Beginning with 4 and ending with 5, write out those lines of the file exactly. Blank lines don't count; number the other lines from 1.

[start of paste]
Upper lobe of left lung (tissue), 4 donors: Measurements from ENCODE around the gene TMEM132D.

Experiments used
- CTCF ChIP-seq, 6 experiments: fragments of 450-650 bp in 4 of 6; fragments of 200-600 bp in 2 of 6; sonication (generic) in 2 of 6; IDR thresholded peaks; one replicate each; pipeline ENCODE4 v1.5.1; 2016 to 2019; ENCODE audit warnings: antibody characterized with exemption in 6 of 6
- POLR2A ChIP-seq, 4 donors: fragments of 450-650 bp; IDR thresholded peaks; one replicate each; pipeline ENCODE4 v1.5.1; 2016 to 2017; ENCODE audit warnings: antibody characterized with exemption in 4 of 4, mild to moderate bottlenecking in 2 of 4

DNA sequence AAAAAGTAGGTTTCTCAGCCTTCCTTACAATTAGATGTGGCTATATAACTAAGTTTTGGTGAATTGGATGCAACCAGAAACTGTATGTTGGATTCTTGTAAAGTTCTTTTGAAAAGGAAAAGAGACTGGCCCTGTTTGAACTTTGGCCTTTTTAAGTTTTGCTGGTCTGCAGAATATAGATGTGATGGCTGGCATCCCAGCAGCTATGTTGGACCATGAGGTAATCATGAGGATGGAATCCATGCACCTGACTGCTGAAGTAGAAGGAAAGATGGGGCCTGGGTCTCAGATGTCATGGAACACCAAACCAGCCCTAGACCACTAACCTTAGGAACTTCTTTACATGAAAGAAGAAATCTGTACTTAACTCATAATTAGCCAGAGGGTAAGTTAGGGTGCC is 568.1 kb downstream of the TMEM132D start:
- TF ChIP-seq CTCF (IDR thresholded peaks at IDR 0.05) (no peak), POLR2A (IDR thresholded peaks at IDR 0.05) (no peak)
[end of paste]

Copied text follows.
- POLR2A ChIP-seq, 4 donors: fragments of 450-650 bp; IDR thresholded peaks; one replicate each; pipeline ENCODE4 v1.5.1; 2016 to 2017; ENCODE audit warnings: antibody characterized with exemption in 4 of 4, mild to moderate bottlenecking in 2 of 4

DNA sequence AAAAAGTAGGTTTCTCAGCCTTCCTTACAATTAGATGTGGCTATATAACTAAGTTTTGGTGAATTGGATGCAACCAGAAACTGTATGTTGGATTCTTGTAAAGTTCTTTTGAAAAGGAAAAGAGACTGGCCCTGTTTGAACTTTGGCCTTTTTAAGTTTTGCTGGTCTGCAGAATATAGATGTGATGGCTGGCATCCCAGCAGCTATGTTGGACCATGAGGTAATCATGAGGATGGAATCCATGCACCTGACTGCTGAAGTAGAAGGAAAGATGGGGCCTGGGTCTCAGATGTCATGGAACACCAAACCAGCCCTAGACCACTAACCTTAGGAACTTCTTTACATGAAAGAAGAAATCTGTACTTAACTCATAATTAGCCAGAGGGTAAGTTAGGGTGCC is 568.1 kb downstream of the TMEM132D start: